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Sanctuary Cities Represent The Worst Kind Of Liberal Lawlessness


So let me get this straight: America is thrown into an overwrought political debate about the Confederate battle flag—a relic that has absolutely nothing to do with the shooting in Charleston—but is unwilling to engage in a conversation about the deliberate disregard of federal law that directly leads to the murder of at least one young woman?

That’s basically where we stand. After sending mixed signals, The Hill reports that Democrats will be making a concerted effort to defend San Francisco’s sanctuary laws and killing of Kathryn Steinle along the city’s famous waterfront.  Most Republicans will avoid the matter altogether for the sake of political expediency. Soon enough, I imagine, it’ll be xenophobic to bring it up at all.  One of these conversations, after all, is risk-free, jammed with self-satisfying preening about the right sort of evils. The other, morally complex—especially for the supporters of immigration reform (like myself)—and fraught with electoral consequences.

But let’s set aside immigration politics for a moment and consider a detail that’s often lost in this debate: Fact is, some people in America are free to ignore laws they don’t like, while others are not.  Hundreds of jurisdictions nullify federal immigration law, not because they question the constitutionality of law, but because they find those laws ideologically problematic and immoral.  And when I say “some” jurisdictions, I mean entirely liberal ones.

When Alabama made noises about refusing to issue marriage licenses to same-sex couples, the incident was, rightly, treated as attack on the rule of law. There is simply no way the administration will allow any state to work around centralized control once it’s established. No city in America will be ignoring gay marriage any more than they will be bypassing Environmental Protection Agency control, or making health-care insurance decisions that aren’t dictated by Obamacare (or retroactively whatever Democrats claim they meant in Obamacare), or welfare policy decisions that aren’t dictated by Washington, or housing decisions that undermine the Department of Housing and Urban Development, or education policy that directly conflicts with the wishes of the U.S. Department of Education. And so on.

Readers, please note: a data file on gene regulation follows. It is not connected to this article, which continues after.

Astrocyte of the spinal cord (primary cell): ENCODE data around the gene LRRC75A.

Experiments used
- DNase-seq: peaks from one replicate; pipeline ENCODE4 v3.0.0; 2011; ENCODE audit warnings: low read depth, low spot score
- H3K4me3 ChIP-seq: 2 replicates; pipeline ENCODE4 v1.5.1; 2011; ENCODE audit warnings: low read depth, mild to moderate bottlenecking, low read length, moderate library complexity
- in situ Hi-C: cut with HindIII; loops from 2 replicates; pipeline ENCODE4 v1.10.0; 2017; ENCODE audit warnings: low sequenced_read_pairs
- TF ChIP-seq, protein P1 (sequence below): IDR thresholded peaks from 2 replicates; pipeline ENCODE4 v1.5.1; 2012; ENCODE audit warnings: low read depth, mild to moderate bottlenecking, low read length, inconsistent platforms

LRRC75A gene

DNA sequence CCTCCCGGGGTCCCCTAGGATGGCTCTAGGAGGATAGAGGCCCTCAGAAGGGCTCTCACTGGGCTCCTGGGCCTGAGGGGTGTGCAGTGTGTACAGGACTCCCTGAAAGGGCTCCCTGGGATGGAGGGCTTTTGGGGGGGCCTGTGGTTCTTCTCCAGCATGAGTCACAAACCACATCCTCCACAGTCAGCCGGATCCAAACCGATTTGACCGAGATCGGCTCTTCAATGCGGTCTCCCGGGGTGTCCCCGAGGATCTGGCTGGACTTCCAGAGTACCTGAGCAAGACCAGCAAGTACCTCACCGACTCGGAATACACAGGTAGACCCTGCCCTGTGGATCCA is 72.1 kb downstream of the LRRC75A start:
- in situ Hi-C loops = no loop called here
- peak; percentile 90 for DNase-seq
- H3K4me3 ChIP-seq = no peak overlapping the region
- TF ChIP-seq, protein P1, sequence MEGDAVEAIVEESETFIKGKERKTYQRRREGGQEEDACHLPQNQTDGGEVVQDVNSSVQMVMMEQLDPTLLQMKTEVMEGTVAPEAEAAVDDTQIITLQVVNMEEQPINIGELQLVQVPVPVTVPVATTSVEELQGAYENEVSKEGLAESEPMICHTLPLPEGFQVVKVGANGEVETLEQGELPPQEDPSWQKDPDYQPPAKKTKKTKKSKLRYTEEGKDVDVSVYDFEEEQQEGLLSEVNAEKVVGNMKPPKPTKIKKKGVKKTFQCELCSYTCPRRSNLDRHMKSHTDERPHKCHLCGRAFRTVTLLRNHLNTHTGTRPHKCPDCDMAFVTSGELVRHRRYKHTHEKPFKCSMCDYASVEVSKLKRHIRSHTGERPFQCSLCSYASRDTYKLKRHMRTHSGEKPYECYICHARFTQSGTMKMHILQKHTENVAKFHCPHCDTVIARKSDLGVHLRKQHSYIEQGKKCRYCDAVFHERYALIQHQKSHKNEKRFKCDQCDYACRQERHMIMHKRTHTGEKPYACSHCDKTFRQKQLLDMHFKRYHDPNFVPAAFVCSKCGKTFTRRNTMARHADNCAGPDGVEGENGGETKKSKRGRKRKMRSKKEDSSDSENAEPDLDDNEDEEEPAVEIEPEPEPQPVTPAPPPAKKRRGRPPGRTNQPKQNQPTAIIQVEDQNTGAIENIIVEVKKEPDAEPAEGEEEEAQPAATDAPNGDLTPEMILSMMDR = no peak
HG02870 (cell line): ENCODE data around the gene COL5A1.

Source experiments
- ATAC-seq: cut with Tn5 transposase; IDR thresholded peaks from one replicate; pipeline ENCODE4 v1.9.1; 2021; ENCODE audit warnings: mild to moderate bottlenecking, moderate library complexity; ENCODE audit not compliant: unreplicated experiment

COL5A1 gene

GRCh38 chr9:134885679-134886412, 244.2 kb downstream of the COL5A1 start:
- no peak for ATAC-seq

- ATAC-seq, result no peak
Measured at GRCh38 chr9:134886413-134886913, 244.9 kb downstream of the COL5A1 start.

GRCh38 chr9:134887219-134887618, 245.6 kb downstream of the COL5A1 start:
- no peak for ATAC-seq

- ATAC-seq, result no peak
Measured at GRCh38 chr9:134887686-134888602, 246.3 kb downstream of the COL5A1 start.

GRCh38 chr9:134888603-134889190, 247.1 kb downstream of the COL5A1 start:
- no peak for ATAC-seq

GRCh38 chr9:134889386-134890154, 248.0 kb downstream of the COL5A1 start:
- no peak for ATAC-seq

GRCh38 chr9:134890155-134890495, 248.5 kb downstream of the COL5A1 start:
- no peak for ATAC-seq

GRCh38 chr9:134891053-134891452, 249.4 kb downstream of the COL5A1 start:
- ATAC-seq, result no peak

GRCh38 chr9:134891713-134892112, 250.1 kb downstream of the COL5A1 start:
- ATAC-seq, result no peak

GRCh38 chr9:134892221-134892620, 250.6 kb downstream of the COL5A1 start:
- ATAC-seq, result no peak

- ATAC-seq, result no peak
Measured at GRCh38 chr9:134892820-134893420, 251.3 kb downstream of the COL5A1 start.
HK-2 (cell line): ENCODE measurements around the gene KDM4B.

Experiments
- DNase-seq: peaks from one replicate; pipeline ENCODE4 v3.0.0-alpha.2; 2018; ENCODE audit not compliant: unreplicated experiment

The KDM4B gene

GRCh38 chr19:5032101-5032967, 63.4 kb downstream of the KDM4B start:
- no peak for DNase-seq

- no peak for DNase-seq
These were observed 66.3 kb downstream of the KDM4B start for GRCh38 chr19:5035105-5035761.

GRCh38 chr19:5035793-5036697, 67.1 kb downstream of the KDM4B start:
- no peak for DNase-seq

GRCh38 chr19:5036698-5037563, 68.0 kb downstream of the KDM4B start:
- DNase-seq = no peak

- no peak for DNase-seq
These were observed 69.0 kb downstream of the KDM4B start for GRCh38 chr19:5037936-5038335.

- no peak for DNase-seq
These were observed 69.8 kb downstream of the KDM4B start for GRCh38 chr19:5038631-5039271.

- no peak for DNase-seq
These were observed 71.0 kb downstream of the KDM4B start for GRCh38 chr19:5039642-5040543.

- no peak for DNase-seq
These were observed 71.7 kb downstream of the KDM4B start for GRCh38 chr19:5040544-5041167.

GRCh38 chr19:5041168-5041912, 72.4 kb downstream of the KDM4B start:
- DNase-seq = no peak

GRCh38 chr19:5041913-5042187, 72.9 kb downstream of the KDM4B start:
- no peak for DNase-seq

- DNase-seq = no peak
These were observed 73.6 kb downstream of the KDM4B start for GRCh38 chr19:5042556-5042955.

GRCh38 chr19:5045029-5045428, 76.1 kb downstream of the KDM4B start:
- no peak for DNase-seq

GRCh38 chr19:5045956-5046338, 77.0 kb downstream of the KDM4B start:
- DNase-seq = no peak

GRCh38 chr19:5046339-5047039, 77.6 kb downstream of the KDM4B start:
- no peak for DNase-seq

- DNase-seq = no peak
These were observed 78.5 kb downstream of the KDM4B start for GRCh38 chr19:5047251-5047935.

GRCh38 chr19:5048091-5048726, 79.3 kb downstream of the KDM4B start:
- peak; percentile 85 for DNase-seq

Generally speaking, the Tenth Amendment is viewed as an artifact of a regressive time that is only used to advance racism and impede progress. So 1990s! So when Jan Brewer signs an Arizona law requiring police to determine whether a person was in the country legally critics claim it will mean an explosion of racial profiling by the state, and the Obama administration does everything it can to stop it. Immigration law is a federal matter, as you all know.

And when the administration is unsatisfied with Texas and other states enforcing the same federal law, Obama unilaterally, and without any of the oversight from the democratic process he pretends to cherish, exempts undocumented immigrants brought to the country as children from the law. Now, immigration is a matter of Washington edict, not something for the states or, perhaps, even Congress, to worry about.

But San Francisco, well, it’s the purview of the city council to decide what happens—as long as those decisions comport with long-term liberal goals.